5 Factors That Extinguished the Crypto Market in 2018
Despite the price slump, one cryptocurrency company remains entirely bullish, identifying the reasons for the market’s weak performance YTD.
The entire cryptocurrency market has been in decline since the beginning of 2018. Peaking at almost $800 billion in January, the market capitalization currently stands at slightly upwards of $200 billion.
However, Distributed Global, a financial company specializing in digital as well as blockchain-based assets, provided insights into current market woes and why it expects it to bounce back.
What Comprises the Cryptocurrency Capital Pool?
The company explains that retail investors were responsible for 300 percent growth of the entire market capitalization at the end of 2017. Jonathan Cheesman, Partner at Distributed Global, writes:
The “get rich quick” retail inflow in late 2017 was the largest capital inflow that crypto has ever seen, as the aggregated market cap grew by 300% in 3 months to January 6th this year! FOMO was a huge driver and unfortunately, most of the purchases are now underwater.
Traditional institutional investors, on the other hand, have been fairly reluctant to enter the space until now due to regulatory uncertainty, lack of custody and insurance services, data quality, among other factors.
But now the firm says that the source of fresh capital inflows is coming from institutional cryptocurrency investors – specialized hedge funds.
This follows as Bitcoinist reported that cryptocurrency hedge funds have been launching at a record pace in 2018. However, the total amount of digital assets under their management account for a fraction of the total market cap.
“The issues facing institutional investors are being addressed and I would argue there has been progress from the regulatory side and significant progress from the custody side,” explains Cheesman.
That said, we are not yet in a place where they feel comfortable participating and the price momentum is far from encouraging.
What’s Causing Downward Pressure on Prices?
Cheesman goes on to analyze the capital leaks, which is putting downward pressure on prices. The author holds that a lot of the early stage investing done through the year is currently locked up as investors are provided with their tokens on a pre-determined vesting schedule. This implies that a substantial amount of supply will be sold onto the market sometime in the future.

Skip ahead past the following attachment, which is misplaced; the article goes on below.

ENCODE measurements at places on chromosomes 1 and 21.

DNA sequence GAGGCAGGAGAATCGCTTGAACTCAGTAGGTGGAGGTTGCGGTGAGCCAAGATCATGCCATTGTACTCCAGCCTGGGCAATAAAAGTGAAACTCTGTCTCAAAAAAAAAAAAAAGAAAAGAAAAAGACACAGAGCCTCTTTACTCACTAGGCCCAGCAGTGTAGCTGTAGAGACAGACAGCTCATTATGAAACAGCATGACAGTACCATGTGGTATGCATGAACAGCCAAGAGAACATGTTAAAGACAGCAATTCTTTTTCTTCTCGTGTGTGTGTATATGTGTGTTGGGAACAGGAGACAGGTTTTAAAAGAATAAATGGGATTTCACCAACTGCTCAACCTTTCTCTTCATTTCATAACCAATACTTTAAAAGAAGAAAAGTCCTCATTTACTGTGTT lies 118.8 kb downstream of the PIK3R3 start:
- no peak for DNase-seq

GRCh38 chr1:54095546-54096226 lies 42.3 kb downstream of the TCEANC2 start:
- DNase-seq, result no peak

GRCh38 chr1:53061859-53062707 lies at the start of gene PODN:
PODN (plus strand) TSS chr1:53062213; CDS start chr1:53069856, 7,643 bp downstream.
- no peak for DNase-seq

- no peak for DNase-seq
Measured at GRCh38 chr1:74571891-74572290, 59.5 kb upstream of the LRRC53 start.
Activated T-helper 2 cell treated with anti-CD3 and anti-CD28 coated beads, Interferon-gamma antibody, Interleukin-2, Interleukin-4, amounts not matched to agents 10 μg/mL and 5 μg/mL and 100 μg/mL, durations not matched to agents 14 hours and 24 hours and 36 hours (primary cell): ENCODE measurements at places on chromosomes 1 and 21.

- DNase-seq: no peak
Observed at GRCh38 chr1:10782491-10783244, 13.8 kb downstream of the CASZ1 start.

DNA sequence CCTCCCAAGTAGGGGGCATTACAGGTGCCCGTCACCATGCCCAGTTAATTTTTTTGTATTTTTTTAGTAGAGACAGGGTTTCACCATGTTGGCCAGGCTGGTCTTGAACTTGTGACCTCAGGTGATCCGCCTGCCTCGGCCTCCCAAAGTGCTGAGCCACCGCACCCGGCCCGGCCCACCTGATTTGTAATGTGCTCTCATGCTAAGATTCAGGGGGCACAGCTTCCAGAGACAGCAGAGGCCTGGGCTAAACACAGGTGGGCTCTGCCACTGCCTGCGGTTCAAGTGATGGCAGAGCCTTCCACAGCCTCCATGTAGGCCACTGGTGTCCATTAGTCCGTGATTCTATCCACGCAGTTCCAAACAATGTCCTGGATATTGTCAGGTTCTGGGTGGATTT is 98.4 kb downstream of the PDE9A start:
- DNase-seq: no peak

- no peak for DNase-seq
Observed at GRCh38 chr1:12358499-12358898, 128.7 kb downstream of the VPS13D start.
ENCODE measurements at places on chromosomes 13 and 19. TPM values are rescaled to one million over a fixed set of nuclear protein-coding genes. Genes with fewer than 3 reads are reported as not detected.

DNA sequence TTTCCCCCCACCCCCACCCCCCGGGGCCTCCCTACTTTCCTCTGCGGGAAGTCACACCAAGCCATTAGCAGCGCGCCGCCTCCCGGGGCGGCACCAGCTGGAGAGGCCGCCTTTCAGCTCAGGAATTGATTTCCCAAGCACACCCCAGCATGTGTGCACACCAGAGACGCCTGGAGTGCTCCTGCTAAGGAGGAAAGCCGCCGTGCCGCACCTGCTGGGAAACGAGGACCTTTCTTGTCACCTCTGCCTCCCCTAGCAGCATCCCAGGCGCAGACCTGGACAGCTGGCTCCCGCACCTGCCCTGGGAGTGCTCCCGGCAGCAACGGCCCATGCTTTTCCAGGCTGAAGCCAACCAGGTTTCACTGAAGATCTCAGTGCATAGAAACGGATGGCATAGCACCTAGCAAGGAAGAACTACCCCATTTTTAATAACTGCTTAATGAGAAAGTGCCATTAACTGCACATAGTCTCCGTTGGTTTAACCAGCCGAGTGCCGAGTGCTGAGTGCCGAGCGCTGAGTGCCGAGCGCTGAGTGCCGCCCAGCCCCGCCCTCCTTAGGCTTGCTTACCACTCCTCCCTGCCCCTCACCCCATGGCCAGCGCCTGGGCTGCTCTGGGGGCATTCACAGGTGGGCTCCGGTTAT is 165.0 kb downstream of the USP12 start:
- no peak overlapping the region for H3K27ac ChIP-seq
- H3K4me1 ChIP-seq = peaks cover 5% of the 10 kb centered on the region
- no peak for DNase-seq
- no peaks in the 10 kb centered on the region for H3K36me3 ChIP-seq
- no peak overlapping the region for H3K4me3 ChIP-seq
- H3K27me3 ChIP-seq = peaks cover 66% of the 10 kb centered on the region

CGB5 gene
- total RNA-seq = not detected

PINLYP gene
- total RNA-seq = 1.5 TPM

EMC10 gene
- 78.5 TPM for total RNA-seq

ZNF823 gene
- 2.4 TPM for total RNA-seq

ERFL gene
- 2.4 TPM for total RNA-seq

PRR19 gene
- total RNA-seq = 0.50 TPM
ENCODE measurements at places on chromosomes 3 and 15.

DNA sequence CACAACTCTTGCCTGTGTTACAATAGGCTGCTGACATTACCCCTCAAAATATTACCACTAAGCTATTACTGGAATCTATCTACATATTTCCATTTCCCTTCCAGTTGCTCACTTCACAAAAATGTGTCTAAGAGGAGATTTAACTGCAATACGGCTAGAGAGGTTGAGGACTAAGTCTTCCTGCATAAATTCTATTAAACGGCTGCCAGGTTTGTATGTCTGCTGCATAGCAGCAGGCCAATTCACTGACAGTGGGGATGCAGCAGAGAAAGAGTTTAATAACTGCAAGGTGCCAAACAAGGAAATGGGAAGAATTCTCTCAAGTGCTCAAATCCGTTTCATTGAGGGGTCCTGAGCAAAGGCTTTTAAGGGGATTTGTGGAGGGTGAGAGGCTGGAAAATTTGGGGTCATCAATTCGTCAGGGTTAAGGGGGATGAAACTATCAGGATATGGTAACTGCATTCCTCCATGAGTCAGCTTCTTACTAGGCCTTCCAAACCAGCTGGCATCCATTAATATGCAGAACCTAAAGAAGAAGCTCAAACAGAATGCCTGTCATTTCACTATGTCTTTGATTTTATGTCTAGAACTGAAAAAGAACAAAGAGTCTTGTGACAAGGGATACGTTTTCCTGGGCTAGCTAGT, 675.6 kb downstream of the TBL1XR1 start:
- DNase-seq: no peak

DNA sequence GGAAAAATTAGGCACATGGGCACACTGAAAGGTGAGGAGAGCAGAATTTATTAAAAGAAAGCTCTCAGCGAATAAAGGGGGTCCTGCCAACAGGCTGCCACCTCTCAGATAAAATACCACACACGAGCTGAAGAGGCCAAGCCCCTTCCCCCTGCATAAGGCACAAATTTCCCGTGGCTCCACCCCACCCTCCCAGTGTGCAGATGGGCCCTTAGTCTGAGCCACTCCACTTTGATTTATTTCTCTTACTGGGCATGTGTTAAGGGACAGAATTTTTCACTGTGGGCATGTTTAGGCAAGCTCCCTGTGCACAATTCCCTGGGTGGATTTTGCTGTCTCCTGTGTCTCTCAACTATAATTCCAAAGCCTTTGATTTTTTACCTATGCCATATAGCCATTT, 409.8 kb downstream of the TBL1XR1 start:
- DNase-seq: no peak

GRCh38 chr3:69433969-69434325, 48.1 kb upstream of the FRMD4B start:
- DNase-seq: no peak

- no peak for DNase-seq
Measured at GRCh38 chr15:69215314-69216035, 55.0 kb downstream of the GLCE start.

According to Distributed Global, mining is the most persistent supply channel for proof-of-work (PoW) dominated environments and inflation causes downward pressure. However, miner sales are difficult to predict. Supposedly, miners are at least covering their expenses, selling over 50 percent on average, according to the financial firm.
Fees from exchanges also form a serious inflow, according to Distributed Global. The commission charged by centralized exchanges is mostly taken in cryptocurrencies but it’s uncertain how much of it is actually sold for fiat. From a business risk perspective, it would be dangerous for the exchanges to hold the cryptocurrency, according to Cheesman.
Binance, the world’s largest cryptocurrency exchange by means of traded volumes, is reportedly on track to see profits of as much as $1 billion in 2018. At the same time, there are over 500 cryptocurrency exchanges currently operating.
Hence, sales of cryptocurrency earned from fees could outweigh those of miners.
Another factor that causes flow pressure according to the company is taxes. The negative cash flow, as well as the sheer hurdles of accounting for these taxes, could also act as a barrier for retail investors.
Initial Coin Offerings (ICOs) also had a stellar run in the first two quarters of 2018, raising more than $12b. With a major portion of the big projects such as Tezos, Telegram, and EOS, behind, the demand for ETH will have to be met by utility rather than as a crowdsale conduit.
What is more, there is growing evidence that projects who raised ETH are starting to liquidate it, hence creating putting further pressure on prices across the board.
All of the above causes the company to hold that the current price momentum poorly reflects the momentum of the technology underlying the space. Distributed Global also points out that hype cycles are unavoidable as the given nascent market is still dominated by those who are actually building the technology.
Yet, the big picture seems fairly undeniable – there is public demand for trustless peer-to-peer exchange and for decentralization. In other words, Distributed Global, says that:
Once the door is opened to Mr. Market, it can’t be shut.
Where do you see the cryptocurrency market going in 2018? Let us know in the comments below!
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